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Primary repair of multiligament knee injury with InternalBrace ligament augmentation
  1. Paul Andre Paterson-Byrne1,
  2. William Thomas Wilson2,
  3. Graeme Philip Hopper2 and
  4. Gordon M MacKay3
  1. 1Trauma & Orthopaedics, Health Education England, Sunderland, UK
  2. 2Trauma & Orthopaedics, NHS Greater Glasgow and Clyde, Glasgow, UK
  3. 3Orthopaedics, Rosshall Hospital, Glasgow, UK
  1. Correspondence to William Thomas Wilson; william.wilson{at}glasgow.ac.uk

Abstract

Multiligament injury of the knee usually occurs as a result of high-energy trauma causing tibiofemoral dislocation. These are rare but potentially limb-threatening injuries, frequently involving nerve or arterial damage and often leading to severe complex instability. Management generally favours surgical reconstruction of the affected ligaments, with controversy regarding optimal treatment. We present a severe multiligament knee injury (Schenk classification KD-IV involving both cruciate and both collateral ligaments) in a competitive showjumper. A combined arthroscopic/open technique of single-stage surgical repair and suture augmentation was used, repairing all affected ligaments. The patient made an excellent recovery, returning to work after 12 weeks and riding after 22 weeks. After 5-year follow-up, she has regained her previous level of competition without subsequent injury. Multiligament repair with suture augmentation is a viable approach to the management of knee dislocation injuries. We propose that this could provide superior outcomes to traditional reconstruction techniques using autograft or synthetic reconstruction.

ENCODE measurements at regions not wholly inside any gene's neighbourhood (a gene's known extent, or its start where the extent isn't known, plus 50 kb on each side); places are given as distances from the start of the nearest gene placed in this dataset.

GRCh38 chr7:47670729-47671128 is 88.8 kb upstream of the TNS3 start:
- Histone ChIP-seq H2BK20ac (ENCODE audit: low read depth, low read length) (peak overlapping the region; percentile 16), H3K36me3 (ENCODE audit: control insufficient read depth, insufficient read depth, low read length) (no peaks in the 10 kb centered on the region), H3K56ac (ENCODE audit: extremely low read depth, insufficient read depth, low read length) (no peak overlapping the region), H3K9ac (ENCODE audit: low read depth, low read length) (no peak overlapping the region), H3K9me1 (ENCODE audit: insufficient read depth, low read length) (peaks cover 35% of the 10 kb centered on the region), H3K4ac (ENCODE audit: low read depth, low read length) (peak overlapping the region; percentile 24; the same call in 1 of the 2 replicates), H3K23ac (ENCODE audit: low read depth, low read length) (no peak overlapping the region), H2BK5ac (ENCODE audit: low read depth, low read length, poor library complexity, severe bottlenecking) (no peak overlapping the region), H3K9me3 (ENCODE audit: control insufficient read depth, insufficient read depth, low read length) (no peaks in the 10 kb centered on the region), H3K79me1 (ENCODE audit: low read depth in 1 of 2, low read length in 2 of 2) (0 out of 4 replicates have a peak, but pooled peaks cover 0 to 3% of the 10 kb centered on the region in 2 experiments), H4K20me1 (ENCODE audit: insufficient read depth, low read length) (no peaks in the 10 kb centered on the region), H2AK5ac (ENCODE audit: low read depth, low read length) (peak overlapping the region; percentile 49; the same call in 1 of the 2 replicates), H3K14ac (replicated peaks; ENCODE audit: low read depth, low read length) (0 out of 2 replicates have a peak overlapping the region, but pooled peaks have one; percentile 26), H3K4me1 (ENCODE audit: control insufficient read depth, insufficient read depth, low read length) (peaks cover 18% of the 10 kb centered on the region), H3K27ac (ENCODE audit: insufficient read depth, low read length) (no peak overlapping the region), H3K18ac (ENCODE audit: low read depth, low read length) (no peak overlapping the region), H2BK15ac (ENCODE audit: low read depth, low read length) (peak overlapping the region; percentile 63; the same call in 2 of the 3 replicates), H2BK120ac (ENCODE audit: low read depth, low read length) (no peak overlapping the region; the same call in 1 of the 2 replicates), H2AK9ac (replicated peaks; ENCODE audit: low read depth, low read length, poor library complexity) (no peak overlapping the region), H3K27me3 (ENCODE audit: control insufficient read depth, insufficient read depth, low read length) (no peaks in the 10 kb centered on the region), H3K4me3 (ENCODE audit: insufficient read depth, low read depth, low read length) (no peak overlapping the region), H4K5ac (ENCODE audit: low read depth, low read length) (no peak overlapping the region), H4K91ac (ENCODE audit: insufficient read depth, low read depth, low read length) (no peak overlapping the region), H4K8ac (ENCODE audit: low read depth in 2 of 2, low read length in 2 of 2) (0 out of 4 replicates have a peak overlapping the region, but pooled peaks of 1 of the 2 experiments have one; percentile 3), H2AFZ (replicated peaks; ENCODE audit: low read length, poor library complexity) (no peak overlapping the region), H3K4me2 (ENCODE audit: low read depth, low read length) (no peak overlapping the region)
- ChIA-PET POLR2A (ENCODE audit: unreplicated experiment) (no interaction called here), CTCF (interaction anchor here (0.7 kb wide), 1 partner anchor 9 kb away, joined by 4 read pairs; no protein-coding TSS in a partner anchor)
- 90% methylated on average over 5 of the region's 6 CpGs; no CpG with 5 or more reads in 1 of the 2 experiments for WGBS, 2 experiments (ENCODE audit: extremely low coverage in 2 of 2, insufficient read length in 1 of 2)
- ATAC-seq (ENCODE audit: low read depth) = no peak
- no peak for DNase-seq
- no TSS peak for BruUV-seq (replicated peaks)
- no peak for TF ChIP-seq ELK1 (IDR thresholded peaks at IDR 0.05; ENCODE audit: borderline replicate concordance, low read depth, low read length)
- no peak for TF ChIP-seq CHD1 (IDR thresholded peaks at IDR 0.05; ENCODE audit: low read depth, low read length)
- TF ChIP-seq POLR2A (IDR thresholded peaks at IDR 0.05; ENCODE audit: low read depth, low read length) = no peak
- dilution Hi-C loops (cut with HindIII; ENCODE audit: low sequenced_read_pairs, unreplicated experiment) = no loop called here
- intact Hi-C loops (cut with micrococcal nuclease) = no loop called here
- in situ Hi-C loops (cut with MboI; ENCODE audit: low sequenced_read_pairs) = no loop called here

• knee injuries
  • orthopaedics
  • knee laxity

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Footnotes

  • Twitter @DrWilliamWilson

  • Contributors PAP-B and WTW prepared the manuscript. GPH and GMM reviewed and amended the manuscript.

  • Funding The authors have not declared a specific grant for this research from any funding agency in the public, commercial or not-for-profit sectors.

  • Case reports provide a valuable learning resource for the scientific community and can indicate areas of interest for future research. They should not be used in isolation to guide treatment choices or public health policy.

  • Competing interests GMM is a paid consultant for Arthrex, whose products were used in this case.

  • Provenance and peer review Not commissioned; externally peer reviewed.

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